userdel [options] LOGIN

       userdel is a low level utility for removing users. On Debian,
       administrators should usually use deluser(8) instead.

       The userdel command modifies the system account files, deleting all
       entries that refer to the user name LOGIN. The named user must exist.

       The options which apply to the userdel command are:

       -f, --force
           This option forces the removal of the user account, even if the
           user is still logged in. It also forces userdel to remove the
           user's home directory and mail spool, even if another user uses the
           same home directory or if the mail spool is not owned by the
           specified user. If USERGROUPS_ENAB is defined to yes in
           /etc/login.defs and if a group exists with the same name as the
           deleted user, then this group will be removed, even if it is still
           the primary group of another user.

           Note: This option is dangerous and may leave your system in an
           inconsistent state.

       -h, --help
           Display help message and exit.

       -r, --remove
           Files in the user's home directory will be removed along with the
           home directory itself and the user's mail spool. Files located in
           other file systems will have to be searched for and deleted

           The mail spool is defined by the MAIL_DIR variable in the
           login.defs file.

       The following configuration variables in /etc/login.defs change the
       behavior of this tool:

       MAIL_DIR (string)
           The mail spool directory. This is needed to manipulate the mailbox
           when its corresponding user account is modified or deleted. If not
           specified, a compile-time default is used.

       MAIL_FILE (string)
           Defines the location of the users mail spool files relatively to
           their home directory.

       The MAIL_DIR and MAIL_FILE variables are used by useradd, usermod, and
           groups are not larger than 1024 characters.

           If you need to enforce such limit, you can use 25.

           Note: split groups may not be supported by all tools (even in the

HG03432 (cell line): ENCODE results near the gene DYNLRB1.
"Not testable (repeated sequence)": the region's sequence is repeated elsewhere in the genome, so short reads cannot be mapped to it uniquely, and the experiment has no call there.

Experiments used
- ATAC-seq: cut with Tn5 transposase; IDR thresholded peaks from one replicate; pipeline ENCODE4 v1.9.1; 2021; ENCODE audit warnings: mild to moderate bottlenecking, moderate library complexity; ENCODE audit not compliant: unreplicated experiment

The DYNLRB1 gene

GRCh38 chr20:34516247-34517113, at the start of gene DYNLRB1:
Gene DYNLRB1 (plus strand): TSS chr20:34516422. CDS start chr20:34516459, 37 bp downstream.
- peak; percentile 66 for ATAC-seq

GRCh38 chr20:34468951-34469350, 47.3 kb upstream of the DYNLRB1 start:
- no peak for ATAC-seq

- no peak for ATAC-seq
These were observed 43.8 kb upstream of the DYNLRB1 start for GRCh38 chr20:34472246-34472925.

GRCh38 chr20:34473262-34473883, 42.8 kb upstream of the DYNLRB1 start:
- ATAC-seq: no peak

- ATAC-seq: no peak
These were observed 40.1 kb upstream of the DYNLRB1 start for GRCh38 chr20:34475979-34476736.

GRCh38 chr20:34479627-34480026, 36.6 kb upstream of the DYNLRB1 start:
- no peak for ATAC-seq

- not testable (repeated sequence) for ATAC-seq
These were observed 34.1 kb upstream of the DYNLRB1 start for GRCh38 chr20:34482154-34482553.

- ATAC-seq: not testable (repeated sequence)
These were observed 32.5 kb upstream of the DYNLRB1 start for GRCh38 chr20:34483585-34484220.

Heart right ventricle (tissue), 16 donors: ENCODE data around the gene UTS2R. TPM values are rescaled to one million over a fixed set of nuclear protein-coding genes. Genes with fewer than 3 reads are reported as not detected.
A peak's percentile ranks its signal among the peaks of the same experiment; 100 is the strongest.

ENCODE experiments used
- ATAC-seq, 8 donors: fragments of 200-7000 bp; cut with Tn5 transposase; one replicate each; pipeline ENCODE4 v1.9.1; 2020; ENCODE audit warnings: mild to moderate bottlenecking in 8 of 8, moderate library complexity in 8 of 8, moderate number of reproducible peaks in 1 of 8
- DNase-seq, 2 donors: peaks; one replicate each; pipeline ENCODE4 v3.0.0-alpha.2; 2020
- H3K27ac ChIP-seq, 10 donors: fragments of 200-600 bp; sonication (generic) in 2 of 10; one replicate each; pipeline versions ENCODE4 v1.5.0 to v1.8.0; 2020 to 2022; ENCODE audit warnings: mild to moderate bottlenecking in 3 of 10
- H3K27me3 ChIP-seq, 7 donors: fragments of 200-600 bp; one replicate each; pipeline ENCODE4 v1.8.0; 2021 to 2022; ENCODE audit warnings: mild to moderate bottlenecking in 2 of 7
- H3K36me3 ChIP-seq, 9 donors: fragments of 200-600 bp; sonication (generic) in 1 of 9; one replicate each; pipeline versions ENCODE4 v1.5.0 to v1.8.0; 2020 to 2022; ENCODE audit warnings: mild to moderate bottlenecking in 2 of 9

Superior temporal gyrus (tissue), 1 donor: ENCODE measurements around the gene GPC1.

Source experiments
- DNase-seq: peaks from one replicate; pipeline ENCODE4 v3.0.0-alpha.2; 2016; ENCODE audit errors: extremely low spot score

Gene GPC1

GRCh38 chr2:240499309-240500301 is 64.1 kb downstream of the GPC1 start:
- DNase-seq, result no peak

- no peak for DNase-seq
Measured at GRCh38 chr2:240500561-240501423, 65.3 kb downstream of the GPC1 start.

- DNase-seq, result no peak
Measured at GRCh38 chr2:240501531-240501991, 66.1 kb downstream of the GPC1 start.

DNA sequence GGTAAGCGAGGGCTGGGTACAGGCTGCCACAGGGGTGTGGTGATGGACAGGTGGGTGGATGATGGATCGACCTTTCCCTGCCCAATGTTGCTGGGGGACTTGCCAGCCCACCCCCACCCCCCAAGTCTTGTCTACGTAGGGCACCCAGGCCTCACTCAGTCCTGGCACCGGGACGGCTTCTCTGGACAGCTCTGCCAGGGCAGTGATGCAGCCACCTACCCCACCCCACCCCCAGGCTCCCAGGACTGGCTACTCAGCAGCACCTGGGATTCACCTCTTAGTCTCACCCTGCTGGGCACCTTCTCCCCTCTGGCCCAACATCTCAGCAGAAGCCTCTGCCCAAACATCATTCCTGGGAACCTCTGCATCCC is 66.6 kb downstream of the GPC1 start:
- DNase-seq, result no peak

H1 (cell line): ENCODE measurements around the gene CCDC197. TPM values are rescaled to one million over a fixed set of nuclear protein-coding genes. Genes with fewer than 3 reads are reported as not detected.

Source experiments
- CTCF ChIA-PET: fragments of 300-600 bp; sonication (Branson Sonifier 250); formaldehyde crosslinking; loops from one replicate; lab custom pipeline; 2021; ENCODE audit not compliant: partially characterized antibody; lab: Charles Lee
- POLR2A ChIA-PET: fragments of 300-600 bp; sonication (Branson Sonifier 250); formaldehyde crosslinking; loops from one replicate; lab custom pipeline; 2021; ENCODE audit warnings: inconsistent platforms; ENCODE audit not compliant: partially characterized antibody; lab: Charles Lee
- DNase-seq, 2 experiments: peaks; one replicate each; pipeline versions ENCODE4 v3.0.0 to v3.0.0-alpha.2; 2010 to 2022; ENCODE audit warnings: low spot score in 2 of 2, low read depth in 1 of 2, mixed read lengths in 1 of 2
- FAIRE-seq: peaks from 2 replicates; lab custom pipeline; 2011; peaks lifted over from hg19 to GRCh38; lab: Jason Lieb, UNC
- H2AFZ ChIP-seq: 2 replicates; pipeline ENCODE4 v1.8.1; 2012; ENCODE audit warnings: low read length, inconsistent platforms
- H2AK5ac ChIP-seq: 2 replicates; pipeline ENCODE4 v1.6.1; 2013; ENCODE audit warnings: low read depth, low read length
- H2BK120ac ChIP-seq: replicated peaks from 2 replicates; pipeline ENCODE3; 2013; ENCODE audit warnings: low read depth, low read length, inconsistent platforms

Shadow toolsuite). You should not use this variable unless you
           really need it.

       USERDEL_CMD (string)
           If defined, this command is run when removing a user. It should
           remove any at/cron/print jobs etc. owned by the user to be removed
           (passed as the first argument).

           The return code of the script is not taken into account.

           Here is an example script, which removes the user's cron, at and
           print jobs:

               #! /bin/sh

               # Check for the required argument.
               if [ $# != 1 ]; then
                    echo "Usage: $0 username"
                    exit 1

               # Remove cron jobs.
               crontab -r -u $1

               # Remove at jobs.
               # Note that it will remove any jobs owned by the same UID,
               # even if it was shared by a different username.
               find $AT_SPOOL_DIR -name "[^.]*" -type f -user $1 -delete \;

               # Remove print jobs.
               lprm $1

               # All done.
               exit 0

       USERGROUPS_ENAB (boolean)
           If set to yes, userdel will remove the user's group if it contains
           no more members, and useradd will create by default a group with
           the name of the user.

           Group account information.

           Shadow password suite configuration.

           can't update password file

           invalid command syntax

           specified user doesn't exist

           user currently logged in

           can't update group file

           can't remove home directory

       userdel will not allow you to remove an account if there are running
       processes which belong to this account. In that case, you may have to
       kill those processes or lock the user's password or account and remove
       the account later. The -f option can force the deletion of this

       You should manually check all file systems to ensure that no files
       remain owned by this user.

       You may not remove any NIS attributes on a NIS client. This must be
       performed on the NIS server.

       If USERGROUPS_ENAB is defined to yes in /etc/login.defs, userdel will
       delete the group with the same name as the user. To avoid
       inconsistencies in the passwd and group databases, userdel will check
       that this group is not used as a primary group for another user, and
       will just warn without deleting the group otherwise. The -f option can
       force the deletion of this group.

       chfn(1), chsh(1), passwd(1), login.defs(5), gpasswd(8), groupadd(8),
       groupdel(8), groupmod(8), useradd(8), usermod(8).

System Management Commands        09/12/2012                        USERDEL(8)
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